Humble Leadership

April 13, 2011 | By | Add a Comment

Howard Schultz, CEO of Starbucks, is endeared by his employees and Starbucks is clearly an iconic brand. Yet you don’t get the feeling the company would fall apart should he leave tomorrow. I don’t have the same feeling about the companies run by Steve Jobs and Larry Ellison.

Thank God the day of the charismatic leader like Chainsaw Al Dunlop and Lee Iaccoca has faded but there are clearly a lot of closet ego-maniac CEOs out there – it usually takes a meltdown, when people aren’t profiting from the person, to reveal this. Jim Collins has done a good job using research that says, over the long run, self-centeredness is not a trait found in leaders of “great” companies.

How do you spot a grounded, authentic leader? Like Schultz, they focus on values and core purpose. Schultz is not a brilliant strategist or cleaver financial engineer. He is a people guy. He focuses on a set of core values that result in management being socially responsible – to employees, to farmers in emerging countries, to all stakeholders.

Humble leaders will stick to their company’s core values even if doing so becomes a competitive disadvantage. What what they are doing is not about them, it’s about the soul of company as reflected in its core values and purpose. These are much bigger things than the leader.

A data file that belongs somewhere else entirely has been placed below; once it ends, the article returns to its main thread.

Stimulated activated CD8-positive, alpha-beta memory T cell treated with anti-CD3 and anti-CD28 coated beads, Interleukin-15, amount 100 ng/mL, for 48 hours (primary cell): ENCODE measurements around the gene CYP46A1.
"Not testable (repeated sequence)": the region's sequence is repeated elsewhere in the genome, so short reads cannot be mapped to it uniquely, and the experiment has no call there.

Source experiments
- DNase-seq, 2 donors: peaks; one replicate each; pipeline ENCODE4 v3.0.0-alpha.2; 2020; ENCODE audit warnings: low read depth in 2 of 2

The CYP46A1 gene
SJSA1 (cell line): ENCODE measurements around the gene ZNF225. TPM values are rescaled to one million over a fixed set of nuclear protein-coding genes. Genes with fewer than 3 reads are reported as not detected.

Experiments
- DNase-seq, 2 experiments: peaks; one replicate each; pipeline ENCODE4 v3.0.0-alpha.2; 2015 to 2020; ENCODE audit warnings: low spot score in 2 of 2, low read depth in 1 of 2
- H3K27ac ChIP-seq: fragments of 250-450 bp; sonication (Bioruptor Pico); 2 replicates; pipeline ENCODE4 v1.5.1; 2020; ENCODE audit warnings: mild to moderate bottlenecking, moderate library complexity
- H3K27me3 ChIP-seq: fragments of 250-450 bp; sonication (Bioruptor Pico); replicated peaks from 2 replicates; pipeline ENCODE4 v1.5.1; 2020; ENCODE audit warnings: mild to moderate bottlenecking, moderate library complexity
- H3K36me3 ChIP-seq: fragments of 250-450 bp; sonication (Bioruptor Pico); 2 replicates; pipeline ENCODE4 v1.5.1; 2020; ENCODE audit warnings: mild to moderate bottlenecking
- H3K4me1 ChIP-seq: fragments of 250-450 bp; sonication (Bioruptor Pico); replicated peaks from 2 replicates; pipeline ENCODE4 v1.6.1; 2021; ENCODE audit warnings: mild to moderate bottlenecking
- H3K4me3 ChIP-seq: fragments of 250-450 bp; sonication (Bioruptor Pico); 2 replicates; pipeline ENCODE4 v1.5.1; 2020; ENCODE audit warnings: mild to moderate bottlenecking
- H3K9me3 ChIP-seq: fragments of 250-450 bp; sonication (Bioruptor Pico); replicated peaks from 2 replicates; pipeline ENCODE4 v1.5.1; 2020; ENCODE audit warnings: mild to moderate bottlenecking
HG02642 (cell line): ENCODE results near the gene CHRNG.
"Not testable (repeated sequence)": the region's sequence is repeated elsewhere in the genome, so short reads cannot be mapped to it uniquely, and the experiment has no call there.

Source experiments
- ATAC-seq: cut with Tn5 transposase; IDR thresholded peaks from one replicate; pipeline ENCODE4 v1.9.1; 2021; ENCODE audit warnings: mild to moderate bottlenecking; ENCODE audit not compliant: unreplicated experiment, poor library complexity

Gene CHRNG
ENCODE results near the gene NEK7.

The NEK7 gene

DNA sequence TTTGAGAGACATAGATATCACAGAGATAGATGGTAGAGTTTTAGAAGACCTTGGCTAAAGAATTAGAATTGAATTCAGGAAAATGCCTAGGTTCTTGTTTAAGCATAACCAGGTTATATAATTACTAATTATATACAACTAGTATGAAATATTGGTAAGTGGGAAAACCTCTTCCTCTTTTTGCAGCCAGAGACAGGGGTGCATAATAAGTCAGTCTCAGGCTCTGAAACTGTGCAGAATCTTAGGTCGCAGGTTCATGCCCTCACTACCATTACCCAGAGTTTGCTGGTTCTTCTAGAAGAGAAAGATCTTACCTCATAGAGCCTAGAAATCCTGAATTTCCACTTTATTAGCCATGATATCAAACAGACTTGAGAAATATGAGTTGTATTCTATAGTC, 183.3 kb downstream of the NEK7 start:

Schultz said, “Anybody can open a coffee shop, the only competive advantage Starbucks has is its relationship with its employees [which he calls ‘partners’]”.

What I appreciate about the times we live in is that only humble, authentic leadership will work if you want a thriving, sustainable organization.

Filed in: Leadership

About the Author (Author Profile)

Executive coach, top team facilitator, author and speaker. I work with individual leaders and their teams to help navigate personal and professional transitions and to increase leadership capacity and improve communication and relationship skills. I founded my coaching firm in 2001 following 12 years asa CEO. Check out more on me and my coaching process in my book "The Business of Wanting More: Why Some Executives Move from Success to Fulfillment and Others Don't"

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